CHAPEL HILL, N.C. -- After a one-week delay, the NCAA Committee on Infractions has released its report on the long-running investigation into academic misconduct at the University of North Carolina.
According to the report, the infractions panel could not conclude academic violations in the North Carolina case.
Greg Sankey, the panel's chief hearing officer and commissioner of the Southeastern Conference released a statement on the report:
"While student-athletes likely benefited from the so-called ‘paper courses’ offered by North Carolina, the information available in the record did not establish that the courses were solely created, offered and maintained as an orchestrated effort to benefit student-athletes. The panel is troubled by the university’s shifting positions about whether academic fraud occurred on its campus and the credibility of the Cadwalader report, which it distanced itself from after initially supporting the findings. However, NCAA policy is clear. The NCAA defers to its member schools to determine whether academic fraud occurred and, ultimately, the panel is bound to making decisions within the rules set by the membership.”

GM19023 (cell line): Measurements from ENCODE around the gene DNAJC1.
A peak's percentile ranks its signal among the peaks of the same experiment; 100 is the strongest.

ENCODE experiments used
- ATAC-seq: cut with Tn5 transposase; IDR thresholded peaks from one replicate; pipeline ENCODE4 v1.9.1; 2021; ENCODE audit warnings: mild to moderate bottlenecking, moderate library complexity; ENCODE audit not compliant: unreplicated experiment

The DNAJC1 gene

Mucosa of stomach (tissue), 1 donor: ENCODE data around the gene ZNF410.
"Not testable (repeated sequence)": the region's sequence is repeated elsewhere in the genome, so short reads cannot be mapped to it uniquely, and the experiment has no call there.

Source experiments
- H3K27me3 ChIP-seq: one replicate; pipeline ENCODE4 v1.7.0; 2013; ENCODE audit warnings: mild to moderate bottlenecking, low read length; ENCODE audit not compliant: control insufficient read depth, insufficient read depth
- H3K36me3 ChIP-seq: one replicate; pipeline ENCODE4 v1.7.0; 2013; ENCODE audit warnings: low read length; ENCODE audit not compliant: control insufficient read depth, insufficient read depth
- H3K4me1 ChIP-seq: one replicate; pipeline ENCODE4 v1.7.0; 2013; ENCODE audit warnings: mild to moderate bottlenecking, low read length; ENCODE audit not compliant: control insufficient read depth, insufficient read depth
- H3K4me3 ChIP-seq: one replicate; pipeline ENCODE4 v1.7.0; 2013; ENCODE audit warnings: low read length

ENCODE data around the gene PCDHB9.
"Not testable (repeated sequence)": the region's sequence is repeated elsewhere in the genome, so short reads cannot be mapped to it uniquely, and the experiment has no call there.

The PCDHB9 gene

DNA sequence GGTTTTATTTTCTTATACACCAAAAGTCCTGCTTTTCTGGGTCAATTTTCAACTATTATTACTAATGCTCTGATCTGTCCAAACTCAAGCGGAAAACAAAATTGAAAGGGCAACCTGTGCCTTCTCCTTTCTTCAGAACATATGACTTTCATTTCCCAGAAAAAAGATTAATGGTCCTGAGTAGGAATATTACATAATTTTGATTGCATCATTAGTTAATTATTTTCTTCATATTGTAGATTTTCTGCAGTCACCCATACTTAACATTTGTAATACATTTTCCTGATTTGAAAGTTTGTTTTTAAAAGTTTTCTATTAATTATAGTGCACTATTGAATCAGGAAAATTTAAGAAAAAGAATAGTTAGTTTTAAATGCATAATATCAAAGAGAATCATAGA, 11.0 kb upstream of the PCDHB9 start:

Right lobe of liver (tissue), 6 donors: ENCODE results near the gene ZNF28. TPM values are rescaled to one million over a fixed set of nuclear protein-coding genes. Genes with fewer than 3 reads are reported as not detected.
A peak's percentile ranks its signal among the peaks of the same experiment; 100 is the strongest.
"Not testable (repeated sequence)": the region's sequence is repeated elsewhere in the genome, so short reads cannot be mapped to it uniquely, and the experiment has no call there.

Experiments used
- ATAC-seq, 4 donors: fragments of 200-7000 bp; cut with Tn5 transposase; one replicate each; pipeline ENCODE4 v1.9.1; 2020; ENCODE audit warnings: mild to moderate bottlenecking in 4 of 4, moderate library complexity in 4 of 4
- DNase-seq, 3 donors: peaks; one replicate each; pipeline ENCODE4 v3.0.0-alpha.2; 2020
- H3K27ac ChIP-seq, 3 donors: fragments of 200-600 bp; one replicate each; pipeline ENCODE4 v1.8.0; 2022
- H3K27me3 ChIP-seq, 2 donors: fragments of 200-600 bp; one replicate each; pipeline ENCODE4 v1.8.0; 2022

The report has been the subject of controversy for the university for some time.
At the heart of the matter was whether athletes were given extra benefits and if the school failed to monitor personnel within the athletic department who provided those extra benefits.
This case was not about those so-called "paper classes" being easy, but about if athletes got special treatment not available to other students.
Prior to the report's release, speculation on possible penalties included:
- The NCAA could force the school to vacate wins, including at least one of the national championships in men's basketball that happened between 1993 and 2011, which is the 18-year period that the NCAA has been investigating.
- Both football and basketball could receive postseason bans and the loss of scholarships.
- The school could be placed on probation and fined a certain amount of money.